On February 25, The Wall Street Transcript interviewed George B. Zavoico, an Equity Research Analyst at Cantor Fitzgerald specializing in micro and small cap biotechnology, specialty pharmaceuticals, and molecular diagnostics companies with an interest in the cancer, cardiovascular, autoimmune and inflammatory disease therapeutic areas. Key excerpts follow:
Dr. Zavoico: Let me bring up Poniard Pharmaceuticals (OTCPK:PARD). They have a third-generation, platinum-based, anti-cancer drug called picoplatin. They are conducting a Phase III clinical trial in small cell lung cancer right now. Phase II trials already showed an extension of median survival. Phase III trial results are expected toward the end of this year. With promising Phase II results, I suspect the Phase III trial, which is being conducted under an SPA with the FDA, will show similar results. Small cell lung cancer is a particularly tough disease once it recurs. The response rate for first-line therapy is generally pretty good, but most patients will eventually die from recurrent disease. Studies show that median survival after recurrence in patients who have failed to respond to platinum therapy is about 13-14 weeks with best supportive care. Median survival is prolonged to about 17-22 weeks in these resistant or refractory patients if they receive second-line, or salvage chemotherapy. In Poniard's Phase II trial with picoplatin, median survival was extended to about 27 weeks.
TWST: Is that enough to get the FDA moving on it?
Dr. Zavoico: I believe so. Remember, this trial is being conducted under an SPA with the FDA, so I believe they are aware of the expectations.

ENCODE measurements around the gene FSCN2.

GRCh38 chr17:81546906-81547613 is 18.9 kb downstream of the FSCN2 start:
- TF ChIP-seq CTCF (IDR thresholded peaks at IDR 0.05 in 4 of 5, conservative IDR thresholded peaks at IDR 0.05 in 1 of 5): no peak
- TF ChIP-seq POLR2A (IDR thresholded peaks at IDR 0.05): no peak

TWST: I thought they are getting a little tougher on some of these end-stage results that weren't meaningful?
Dr. Zavoico: This is an unmet clinical need so I think this one has a very good chance if the trial meets expectations.
TWST: What's the timeline on it?
Dr. Zavoico: This trial is called SPEAR. Poniard projects enrollment to be complete in the first half of this year, with the results becoming available in the fourth quarter. An NDA will probably be submitted in early 2009, if the trial ends on schedule. FDA approval, assuming the trial meets expectations, could happen in late 2009 or 2010.
TWST: How big a market is this potentially?
Dr. Zavoico: Small cell lung cancer is relatively small compared to non-small cell lung cancer. It's about 15% to 20% of all lung cancer cases. But Poniard is also developing picoplatin for the treatment of colorectal cancer and hormone-refractory prostate cancer. A Phase II trial for the first-line treatment of metastatic colorectal cancer commenced last November and a Phase II trial for the first-line treatment of hormone refractory prostate cancer, in combination with docetaxel and prednisone, commenced last July. In January, Poniard announced safety data from a Phase I dose-escalation trial of picoplatin in colorectal cancer. The data showed that picoplatin has a superior safety profile relative to oxaliplatin, the current standard of care. Oxaliplatin, which is Sanofi's (NYSE:SNY) Eloxatin, has been shown historically to induce neuropathy in about 80% of patients, about 20% of it being severe neuropathy. In the Phase I trial with picoplatin, about 20% of patients had mild neuropathy, and no patients had severe, grade 3 or 4 neuropathy. It's quite possible that picoplatin might become the preferred standard of care in this almost $2 billion market if the safety data holds up. That's why I believe picoplatin is an exciting compound.
TWST: Are other people working in the same space?
Dr. Zavoico: Yes, satraplatin was another third-generation platinum compound that was being developed by Spectrum Pharmaceuticals (NASDAQ:SPPI) and GPC Biotech (GPCB), a German company, for the treatment of hormone-refractory prostate cancer. GPC had filed an NDA with the FDA based on progression-free survival, but the FDA voted to delay approval until overall survival results were available. Consequently, GPC withdrew the NDA.
TWST: So it gives Poniard an edge then?
Dr. Zavoico: Yes, I think so.